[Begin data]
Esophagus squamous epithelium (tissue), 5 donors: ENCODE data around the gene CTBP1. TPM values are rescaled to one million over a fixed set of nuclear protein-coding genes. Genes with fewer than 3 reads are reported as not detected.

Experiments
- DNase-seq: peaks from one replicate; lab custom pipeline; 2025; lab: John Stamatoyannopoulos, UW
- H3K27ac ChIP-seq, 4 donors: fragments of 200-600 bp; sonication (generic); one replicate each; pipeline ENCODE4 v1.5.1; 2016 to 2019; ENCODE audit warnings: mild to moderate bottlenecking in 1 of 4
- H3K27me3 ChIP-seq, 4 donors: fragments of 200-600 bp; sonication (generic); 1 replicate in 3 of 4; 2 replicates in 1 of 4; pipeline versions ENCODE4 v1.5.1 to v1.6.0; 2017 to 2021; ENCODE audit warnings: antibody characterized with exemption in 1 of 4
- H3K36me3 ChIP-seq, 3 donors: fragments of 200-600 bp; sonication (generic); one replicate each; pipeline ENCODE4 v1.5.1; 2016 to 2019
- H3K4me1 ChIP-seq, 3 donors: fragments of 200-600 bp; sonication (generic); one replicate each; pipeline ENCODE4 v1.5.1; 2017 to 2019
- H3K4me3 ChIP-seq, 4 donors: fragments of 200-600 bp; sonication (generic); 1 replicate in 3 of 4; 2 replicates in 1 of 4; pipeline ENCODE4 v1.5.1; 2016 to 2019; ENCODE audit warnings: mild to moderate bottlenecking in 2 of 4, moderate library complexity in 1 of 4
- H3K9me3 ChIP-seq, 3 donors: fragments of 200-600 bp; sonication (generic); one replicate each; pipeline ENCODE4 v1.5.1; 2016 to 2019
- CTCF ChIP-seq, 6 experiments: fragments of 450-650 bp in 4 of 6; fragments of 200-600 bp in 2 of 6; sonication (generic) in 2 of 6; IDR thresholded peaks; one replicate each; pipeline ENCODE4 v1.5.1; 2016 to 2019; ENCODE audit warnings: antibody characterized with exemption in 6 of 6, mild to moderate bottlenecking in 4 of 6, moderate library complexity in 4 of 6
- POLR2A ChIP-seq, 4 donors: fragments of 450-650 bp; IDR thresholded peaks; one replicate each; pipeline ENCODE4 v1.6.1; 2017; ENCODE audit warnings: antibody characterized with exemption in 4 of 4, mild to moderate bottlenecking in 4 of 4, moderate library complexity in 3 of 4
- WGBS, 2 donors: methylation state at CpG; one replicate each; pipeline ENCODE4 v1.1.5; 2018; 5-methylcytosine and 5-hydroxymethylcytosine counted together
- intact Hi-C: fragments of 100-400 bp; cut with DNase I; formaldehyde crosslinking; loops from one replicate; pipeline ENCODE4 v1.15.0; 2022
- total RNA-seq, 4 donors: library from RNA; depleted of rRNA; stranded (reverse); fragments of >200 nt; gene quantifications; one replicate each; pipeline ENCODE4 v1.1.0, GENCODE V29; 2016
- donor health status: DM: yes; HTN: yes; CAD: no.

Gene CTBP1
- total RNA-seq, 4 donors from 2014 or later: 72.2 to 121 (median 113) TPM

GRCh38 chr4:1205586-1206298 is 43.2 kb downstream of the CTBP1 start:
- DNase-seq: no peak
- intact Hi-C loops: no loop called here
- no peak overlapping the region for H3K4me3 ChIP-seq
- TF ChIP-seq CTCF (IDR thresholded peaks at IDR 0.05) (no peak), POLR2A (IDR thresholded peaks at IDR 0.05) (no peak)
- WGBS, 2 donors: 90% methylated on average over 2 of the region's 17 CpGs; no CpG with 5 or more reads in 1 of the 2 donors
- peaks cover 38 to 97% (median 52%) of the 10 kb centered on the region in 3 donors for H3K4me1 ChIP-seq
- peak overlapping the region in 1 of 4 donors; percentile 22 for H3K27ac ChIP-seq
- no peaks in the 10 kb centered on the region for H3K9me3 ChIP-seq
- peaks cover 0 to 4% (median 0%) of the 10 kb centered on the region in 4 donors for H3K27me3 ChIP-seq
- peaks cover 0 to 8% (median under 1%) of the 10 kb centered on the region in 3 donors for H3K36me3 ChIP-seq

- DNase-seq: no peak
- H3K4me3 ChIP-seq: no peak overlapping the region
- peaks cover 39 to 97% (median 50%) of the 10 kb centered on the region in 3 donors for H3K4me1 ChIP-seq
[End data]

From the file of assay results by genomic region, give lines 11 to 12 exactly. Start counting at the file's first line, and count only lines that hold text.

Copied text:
- POLR2A ChIP-seq, 4 donors: fragments of 450-650 bp; IDR thresholded peaks; one replicate each; pipeline ENCODE4 v1.6.1; 2017; ENCODE audit warnings: antibody characterized with exemption in 4 of 4, mild to moderate bottlenecking in 4 of 4, moderate library complexity in 3 of 4
- WGBS, 2 donors: methylation state at CpG; one replicate each; pipeline ENCODE4 v1.1.5; 2018; 5-methylcytosine and 5-hydroxymethylcytosine counted together